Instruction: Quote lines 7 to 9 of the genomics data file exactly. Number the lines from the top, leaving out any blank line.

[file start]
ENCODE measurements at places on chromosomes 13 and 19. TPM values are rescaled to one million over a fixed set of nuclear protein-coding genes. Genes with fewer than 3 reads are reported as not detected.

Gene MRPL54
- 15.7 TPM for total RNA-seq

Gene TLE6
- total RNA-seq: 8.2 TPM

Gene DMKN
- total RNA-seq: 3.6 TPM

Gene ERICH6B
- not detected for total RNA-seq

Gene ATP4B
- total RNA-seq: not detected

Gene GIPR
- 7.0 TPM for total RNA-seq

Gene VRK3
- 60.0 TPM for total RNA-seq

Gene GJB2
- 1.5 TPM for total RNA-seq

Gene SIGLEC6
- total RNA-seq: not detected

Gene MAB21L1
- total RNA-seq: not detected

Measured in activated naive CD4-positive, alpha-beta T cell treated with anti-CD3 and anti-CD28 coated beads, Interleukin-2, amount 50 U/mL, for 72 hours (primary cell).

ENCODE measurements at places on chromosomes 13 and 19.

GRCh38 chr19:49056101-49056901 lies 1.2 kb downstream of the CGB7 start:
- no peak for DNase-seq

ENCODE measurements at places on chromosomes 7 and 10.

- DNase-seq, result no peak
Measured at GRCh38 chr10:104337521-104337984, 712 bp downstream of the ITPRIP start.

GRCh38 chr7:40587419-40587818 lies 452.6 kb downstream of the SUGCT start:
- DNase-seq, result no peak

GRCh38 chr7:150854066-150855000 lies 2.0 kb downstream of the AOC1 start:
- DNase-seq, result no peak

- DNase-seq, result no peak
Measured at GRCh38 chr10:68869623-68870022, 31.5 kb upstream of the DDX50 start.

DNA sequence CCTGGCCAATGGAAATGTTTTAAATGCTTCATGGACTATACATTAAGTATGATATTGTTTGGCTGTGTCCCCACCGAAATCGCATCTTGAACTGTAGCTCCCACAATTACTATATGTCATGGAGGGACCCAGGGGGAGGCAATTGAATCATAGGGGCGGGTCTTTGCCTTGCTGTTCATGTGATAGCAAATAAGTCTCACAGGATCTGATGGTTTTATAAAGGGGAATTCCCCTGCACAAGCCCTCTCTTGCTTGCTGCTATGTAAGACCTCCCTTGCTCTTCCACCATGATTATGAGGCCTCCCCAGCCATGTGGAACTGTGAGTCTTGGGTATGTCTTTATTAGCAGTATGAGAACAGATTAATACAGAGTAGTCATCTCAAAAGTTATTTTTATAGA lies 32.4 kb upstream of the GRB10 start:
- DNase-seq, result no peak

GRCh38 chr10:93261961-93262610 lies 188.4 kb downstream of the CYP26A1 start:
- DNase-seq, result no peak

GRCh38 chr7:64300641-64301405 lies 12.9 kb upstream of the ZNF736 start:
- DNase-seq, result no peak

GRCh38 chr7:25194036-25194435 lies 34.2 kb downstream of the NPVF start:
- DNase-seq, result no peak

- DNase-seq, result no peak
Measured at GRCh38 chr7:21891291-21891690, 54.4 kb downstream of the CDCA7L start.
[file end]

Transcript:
- total RNA-seq: 3.6 TPM

Gene ERICH6B
- not detected for total RNA-seq